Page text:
Leveraging micro-fulfillment centers and automated dark stores will generate an immediate ROI for Amazon by automating the majority of steps required to fulfill online orders.

This is a must-have for Whole Foods to provide customers with a better shopping experience.

The Future of Whole Foods

Amazon will continue to invest heavily in growing it’s grocery business but will Whole Foods be a priority? No. Amazon has learned that Whole Foods in its current format is extremely limited in terms of growth potential. John Mackey opened Whole Foods stores nationwide and there is little need to open additional Whole Foods stores. The future of Amazon’s grocery empire will be the following:

  • Amazon will open Amazon Fresh stores inside select Kohl’s locations; I have recommended this since 2018 and recently an article appeared quoting individuals with knowledge of the matter that Kohl’s and Amazon have begun a pilot
    • Kohl’s operates 1,158 stores
    • It’s conceivable that Amazon can open an Amazon fresh store inside every Kohl’s
    • If the pilot is successful, I anticipate that Amazon will acquire Kohl’s
  • Amazon will continue to open different formats including supermarkets branded Amazon Fresh
  • Amazon can make additional acquisitions
    • Target remains at the top of my list
    • Amazon can open Amazon-branded stores or Whole Foods branded stores inside each Target
    • Amazon can acquire TakeOff, Fabric, Dematic, Alert Innovation, Exotec or any number of micro-fulfillment companies

The brutal truth about Whole Foods is this – the company isn’t strategic to Amazon long-term. As Amazon opens their own branded stores stocked with organic and branded CPG products, the value of Whole Foods decreases. Why? Because there aren’t enough hippies to shop at Whole Foods. (Amazon was right to acquire Whole Foods. It was not a strategic error. Where Amazon has made an error is allowing the status quo to remain).

If Amazon doesn’t insist that Whole Foods introduce CPG branded products, where will the growth come from? (I made the argument to Amazon that adding CPG products can be done fairly easy. Changing the name to Whole Foods + to indicate Whole Foods has increased the assortment of products they sell is also something that can easily be done).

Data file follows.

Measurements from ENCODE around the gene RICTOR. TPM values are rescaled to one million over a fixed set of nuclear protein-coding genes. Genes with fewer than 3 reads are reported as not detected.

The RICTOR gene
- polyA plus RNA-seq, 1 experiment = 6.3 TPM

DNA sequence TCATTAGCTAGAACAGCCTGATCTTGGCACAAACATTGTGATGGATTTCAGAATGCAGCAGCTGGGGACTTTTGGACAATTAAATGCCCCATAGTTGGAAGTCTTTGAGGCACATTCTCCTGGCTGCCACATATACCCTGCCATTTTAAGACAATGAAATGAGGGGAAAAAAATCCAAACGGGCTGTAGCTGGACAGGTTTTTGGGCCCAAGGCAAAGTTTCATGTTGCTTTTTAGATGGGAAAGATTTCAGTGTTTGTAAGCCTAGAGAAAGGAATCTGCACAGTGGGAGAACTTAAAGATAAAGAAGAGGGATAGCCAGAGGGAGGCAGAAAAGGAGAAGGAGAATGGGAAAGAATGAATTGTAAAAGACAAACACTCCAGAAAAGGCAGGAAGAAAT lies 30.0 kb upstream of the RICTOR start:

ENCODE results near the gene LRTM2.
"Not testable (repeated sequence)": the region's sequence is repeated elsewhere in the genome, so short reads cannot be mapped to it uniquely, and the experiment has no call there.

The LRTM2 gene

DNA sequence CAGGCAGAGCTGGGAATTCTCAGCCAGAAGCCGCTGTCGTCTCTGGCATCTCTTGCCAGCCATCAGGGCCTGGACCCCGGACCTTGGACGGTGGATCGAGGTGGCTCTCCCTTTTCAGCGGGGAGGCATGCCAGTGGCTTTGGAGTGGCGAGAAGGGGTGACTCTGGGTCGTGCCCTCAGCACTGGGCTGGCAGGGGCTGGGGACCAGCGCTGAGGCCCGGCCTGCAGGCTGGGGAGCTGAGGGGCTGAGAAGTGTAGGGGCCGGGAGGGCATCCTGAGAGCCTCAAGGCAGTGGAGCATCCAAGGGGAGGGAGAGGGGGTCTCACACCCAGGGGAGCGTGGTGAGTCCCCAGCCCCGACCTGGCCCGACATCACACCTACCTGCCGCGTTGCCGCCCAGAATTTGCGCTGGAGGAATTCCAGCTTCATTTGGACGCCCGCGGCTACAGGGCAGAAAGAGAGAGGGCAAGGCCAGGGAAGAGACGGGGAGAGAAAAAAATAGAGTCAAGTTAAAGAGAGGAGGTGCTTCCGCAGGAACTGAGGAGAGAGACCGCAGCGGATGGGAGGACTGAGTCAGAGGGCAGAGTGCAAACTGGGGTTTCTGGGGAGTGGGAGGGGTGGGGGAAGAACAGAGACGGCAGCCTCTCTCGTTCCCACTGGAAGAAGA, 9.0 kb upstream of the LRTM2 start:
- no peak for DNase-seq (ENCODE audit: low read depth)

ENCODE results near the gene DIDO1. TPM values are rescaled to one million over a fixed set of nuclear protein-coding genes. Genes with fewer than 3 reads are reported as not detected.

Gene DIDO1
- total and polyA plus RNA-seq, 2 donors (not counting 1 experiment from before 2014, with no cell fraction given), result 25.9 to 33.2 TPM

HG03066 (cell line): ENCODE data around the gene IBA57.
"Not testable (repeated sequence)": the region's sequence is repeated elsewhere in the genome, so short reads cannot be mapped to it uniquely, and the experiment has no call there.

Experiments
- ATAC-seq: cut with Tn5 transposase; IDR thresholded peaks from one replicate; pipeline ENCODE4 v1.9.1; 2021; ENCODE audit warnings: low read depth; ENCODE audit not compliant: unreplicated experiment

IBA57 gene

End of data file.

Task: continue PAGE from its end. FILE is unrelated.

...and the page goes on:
I firmly believe that Whole Foods should morph into a fitness company capable of providing customized meal plans. Whole Foods should manufacture the highest quality line of supplements. Whole Foods should invest heavily in technology related to fitness and wellness. For example, why can’t Whole Foods be a competitor to Peloton? I think Whole Foods should acquire the bankrupt fitness chain, 24 Hour Fitness, and create an integrated health, fitness and nutrition ecosystem for their customers.

The Whole Foods I envision looks much different than the Whole Foods that exists today. John Mackey remaining CEO of Whole Foods doesn’t make sense to me. John Mackey running a fitness and nutrition company does. Whole Foods can be much bigger than a grocery retailer.

Amazon is running out of time. Organic products can be found in nearly every major grocery store chain and even at independent grocers. Kroger and Walmart have done a fabulous job increasing the number of organic products they sell. Whole Foods isn’t as needed or valuable as it used to be hence the need for Amazon to rethink Whole Foods operating model and assortment. All companies must evolve over time. Why should Whole Foods be any different?

Is is possible that one day Amazon could divest Whole Foods? Yes. Not likely as of the time I write this article but it is certainly plausible.

True story. In 2013, I reached out to Kroger and I informed them that I was writing a research paper on the topic of Amazon acquiring Whole Foods. I made the argument to Kroger that they should acquire Whole Foods as a way to balance their portfolio of banners, and deprive Amazon of a future acquisition target that could one day impact Kroger. Kroger instead chose to acquire Harris Teeter.

If Kroger had acquired Whole Foods, I wouldn’t have had to write this article.

As for Amazon, they would have been limited regarding who they could have acquired as there are few non-union retailers. My argument to Amazon was to acquire H-E-B if they didn’t want to acquire Whole Foods. H-E-B is arguably the best grocery retailer in the United States. They sell organics, private label brands, and branded CPG products.

H-E-B also recently entered into an agreement with AutoStore to provide them micro-fulfillment technology to automate fulfilling online grocery and curbside pickup orders. It’s amazing what a grocery retailer can do when it has a team of skilled executives who think big and embrace change. (I anticpate that Ahold-Delhaize will be the next grocery retailer to announce a partnership with AutoStore).

The issues facing Amazon aren’t insurmountable. What I question is the willingness of Amazon to take command and control over Whole Foods. Let me make it easy for Amazon: Hire Sergei Goncharov and allow him to utilize his global experience to take Whole Foods to the next level.

Was acquiring Whole Foods Amazon’s bridge too far? I believe we’ll know the answer in 2021.

 

Read more articles like this from PULSE’s Chief Marketing Officer Brittain Ladd

A Look At The Micro-Fulfillment Model And The Future Of Grocery Retail

A Look At The Micro-Fulfillment Model And The Future Of Grocery Retail